Select Committee on Foreign Affairs Appendices to the Minutes of Evidence


Memorandum from the Commonwealth Human Rights Initiative

  1.  The Trustee Committee of the Commonwealth Human Rights Initiative (CHRI) based in London comprises representatives of the eight Commonwealth non-governmental bodies which support the Initiative, with other experts. The CHRI is recognised as the premier non-governmental organisation concerned to promote human rights in the 54 member states. It has a staff of nearly 30 in three offices—New Delhi (currently the head office), Accra and London. The Trustee Committee, in consultation with the Director of the CHRI, who is Indian, and with the Chair of the International Advisory Commission, who is Australian, has been responsible for making a series of submissions on the Zimbabwe crisis to the Commonwealth Ministerial Action Group and others over the last two years.

  2.  From the middle of 2001 the CHRI advocated the suspension of the Mugabe regime from the Commonwealth unless it returned to the 1991 Harare Principles of just and accountable government, the rule of law and fundamental human rights. Sadly this has yet to happen. The CHRI therefore welcomed the decision of the Commonwealth Ministerial Action Group to adopt Zimbabwe as a case, in December 2001, and the decision in March by the troika of leaders to suspend the regime following the flawed presidential election. The Initiative believes that the Commonwealth achieved an important human rights breakthrough, in recognising that serious abuse by a civilian government could lead to its suspension.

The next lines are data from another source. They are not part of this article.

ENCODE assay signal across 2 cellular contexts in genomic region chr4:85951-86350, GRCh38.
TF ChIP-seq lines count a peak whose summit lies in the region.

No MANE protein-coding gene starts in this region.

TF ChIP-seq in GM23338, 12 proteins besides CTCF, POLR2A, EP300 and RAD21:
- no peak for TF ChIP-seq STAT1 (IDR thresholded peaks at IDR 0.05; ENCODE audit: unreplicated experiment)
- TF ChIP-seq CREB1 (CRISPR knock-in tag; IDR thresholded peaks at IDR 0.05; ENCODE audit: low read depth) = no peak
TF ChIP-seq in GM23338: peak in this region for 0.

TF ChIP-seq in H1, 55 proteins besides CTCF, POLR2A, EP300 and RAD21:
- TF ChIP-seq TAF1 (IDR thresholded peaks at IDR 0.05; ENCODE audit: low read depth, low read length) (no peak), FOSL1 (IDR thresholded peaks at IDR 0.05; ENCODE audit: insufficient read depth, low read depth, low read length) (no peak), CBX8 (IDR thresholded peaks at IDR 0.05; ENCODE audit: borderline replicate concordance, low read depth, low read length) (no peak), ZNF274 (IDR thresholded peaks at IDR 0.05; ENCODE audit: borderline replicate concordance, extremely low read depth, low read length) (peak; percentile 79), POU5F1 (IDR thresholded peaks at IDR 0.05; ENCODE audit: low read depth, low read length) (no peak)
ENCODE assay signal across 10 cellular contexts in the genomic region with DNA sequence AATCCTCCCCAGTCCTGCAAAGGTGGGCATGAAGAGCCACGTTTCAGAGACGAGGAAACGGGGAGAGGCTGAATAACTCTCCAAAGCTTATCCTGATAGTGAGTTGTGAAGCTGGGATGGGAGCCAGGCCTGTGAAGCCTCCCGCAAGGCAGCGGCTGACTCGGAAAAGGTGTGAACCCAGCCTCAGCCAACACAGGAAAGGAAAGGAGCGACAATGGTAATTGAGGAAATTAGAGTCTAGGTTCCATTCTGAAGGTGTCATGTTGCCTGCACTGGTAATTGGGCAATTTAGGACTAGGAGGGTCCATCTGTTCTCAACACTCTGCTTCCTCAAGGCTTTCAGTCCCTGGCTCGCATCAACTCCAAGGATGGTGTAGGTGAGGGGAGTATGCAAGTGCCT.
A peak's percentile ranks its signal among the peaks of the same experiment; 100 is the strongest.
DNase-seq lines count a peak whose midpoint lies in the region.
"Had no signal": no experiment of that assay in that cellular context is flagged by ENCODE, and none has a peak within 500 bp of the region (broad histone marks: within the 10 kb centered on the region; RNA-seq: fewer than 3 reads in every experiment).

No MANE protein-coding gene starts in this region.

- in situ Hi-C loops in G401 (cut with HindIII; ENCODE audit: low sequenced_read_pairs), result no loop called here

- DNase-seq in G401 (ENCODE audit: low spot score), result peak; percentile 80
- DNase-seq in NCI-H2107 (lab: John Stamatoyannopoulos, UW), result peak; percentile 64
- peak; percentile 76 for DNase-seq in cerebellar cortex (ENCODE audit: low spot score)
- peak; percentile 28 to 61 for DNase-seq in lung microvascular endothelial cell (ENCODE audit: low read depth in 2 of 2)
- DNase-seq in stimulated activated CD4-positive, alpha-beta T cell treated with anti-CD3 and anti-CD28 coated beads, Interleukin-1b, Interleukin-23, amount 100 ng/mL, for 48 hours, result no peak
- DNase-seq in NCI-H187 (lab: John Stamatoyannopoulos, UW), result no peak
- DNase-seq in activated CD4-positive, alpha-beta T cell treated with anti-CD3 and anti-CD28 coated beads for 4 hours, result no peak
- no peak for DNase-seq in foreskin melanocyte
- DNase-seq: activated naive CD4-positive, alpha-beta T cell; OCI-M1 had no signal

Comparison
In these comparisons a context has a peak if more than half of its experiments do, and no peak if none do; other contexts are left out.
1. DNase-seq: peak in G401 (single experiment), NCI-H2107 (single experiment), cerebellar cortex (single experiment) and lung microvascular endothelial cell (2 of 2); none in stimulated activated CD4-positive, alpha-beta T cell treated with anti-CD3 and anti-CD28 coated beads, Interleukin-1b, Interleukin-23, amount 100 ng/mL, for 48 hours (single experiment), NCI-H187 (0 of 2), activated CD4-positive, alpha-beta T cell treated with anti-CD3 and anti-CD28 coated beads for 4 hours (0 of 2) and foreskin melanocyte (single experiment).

3.  The Initiative has little to criticise in the policy of the UK government in recent months, which has been working in the Commonwealth, and with European and US partners, to press for honest elections in Zimbabwe and a change of attitude by the Mugabe regime. The UK has little direct influence on events in Zimbabwe, and President Mugabe has skillfully portrayed all his critics as tools of white colonialists. The one area where the UK could have been more effective was in making it clearer that it wished to see equitable land redistribution in Zimbabwe. The Mugabe regime has claimed that the UK reneged on promises made at independence. Although this is not entirely true, the UK could have done more in the 1980s and early 1990s to fund land transfer to black farmers. More recently the CHRI has argued that funds promised by the UK could have been put in an escrow account, to await a satisfactory settlement of a kind the recent UNDP team could have recommended, and which might have been supported by both main parties in Zimbabwe.